A Thai police officer has accused a board member of Amnesty International Thailand (AI Thailand) of sedition for showing support for the 14 embattled anti-junta activists.
Baramee Chairat, a recently re-elected member of the board of AI Thailand and a coordinator of the Assembly of the Poor (AOF), told Prachatai that on Monday, 6 July 2015, he received a summons from Samranrat Police Station in Bangkok.
The summons was issued on Friday, 3 July 2015, and was sent to Baramee via post. It stipulates that he must report to Samranrat Police Station in person on Friday, 10 July 2015, at 9 am.
According to the summons, Lt Col Phongsarit Pawangkhanan accused Baramee of offenses under Article 116 of Thailand’s Criminal Code, the law on sedition.
Article 116 of the Criminal Code states that whoever makes apparent to the public by words, writing or any other means anything which is not an act within the purpose of the constitution or which is not the expression of an honest opinion or criticism (a) in order to bring about a change in the laws or the government by the use of coercion or violence, (b) in order to raise confusion or disaffection amongst the people to the point of causing unrest in the kingdom, or (c) have people violate the law, shall be punished with imprisonment not exceeding seven years.
Baramee Chairat shows his summons at an event at Thammasat University, Tha Prachan Campus, on 6 July 2015 to call for the release of the 14 embattled anti-junta activists (Photo taken from Baramee's Facebook profile)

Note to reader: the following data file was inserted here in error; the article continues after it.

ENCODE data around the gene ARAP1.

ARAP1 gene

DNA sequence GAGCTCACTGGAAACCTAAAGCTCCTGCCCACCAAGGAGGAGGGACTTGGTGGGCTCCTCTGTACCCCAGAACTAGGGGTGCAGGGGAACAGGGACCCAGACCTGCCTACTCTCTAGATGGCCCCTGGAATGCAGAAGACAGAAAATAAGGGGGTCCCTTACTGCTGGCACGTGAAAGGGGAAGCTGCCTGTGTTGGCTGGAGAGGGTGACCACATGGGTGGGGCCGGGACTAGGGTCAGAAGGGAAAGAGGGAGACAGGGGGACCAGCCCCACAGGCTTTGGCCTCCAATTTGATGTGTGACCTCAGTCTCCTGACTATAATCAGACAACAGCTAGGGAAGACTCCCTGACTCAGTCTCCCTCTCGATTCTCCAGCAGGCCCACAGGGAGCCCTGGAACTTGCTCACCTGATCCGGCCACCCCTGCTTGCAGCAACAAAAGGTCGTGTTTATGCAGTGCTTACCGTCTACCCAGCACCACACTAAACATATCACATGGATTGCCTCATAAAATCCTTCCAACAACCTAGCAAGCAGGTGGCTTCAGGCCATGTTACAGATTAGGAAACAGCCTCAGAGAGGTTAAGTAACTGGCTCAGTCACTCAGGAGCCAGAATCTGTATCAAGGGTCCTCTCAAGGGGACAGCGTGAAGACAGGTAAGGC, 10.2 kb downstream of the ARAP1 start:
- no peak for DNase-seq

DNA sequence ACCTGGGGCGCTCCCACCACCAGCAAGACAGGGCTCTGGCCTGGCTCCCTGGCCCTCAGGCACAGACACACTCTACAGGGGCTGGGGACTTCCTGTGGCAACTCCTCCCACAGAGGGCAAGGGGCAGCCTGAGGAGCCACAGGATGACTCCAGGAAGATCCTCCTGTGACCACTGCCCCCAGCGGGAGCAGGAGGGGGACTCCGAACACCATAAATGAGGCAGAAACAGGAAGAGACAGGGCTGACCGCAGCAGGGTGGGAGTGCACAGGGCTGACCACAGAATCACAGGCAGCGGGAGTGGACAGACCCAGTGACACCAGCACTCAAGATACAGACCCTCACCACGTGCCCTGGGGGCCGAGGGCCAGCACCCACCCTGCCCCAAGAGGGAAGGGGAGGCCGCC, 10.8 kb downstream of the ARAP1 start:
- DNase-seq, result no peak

The AI Thailand board member called the summons harassment and intimidation. He said that the authorities probably summoned him because he has been supporting the 14 anti-junta activists.
“I didn’t do anything wrong. I only exercised my basic rights,” said Baramee. “I think they [the Thai junta] have no legitimacy and their actions have no justification. There are violations of freedom and basic human rights; that’s why I have to come out.”
He reported that on 25 June he was with the 14 embattled anti-junta activists to show his support as some of them are members of AI Thailand. However, he did not meet the activists as a representative of AI Thailand.
He mentioned that other people also paid a visit to the 14 activists prior to their arrest on 26 June 2015. However, he has not heard of others being summoned under the same allegation.
“The use of the law to prosecute people like this is a gross violation of human rights,” Baramee added. “People should come out to stand for their right to freedom of expression.”
On Tuesday morning, 7 July 2015, the military court rejected a custody petition against the 14 anti-junta activists and released them without condition. However, the 14 will still be put on trial for allegedly inciting conflict and defying the junta’s National Council for Peace and Order (NCPO)’s ban on gatherings, Article 12 under Order No. 3/2015, which prohibits any political activity of five or more persons.
The 14 are also accused of violating Article 116 for holding peaceful gatherings in Bangkok and the northeastern province of Khon Kaen to commemorate the 2014 coup d’état on 22 June 2015.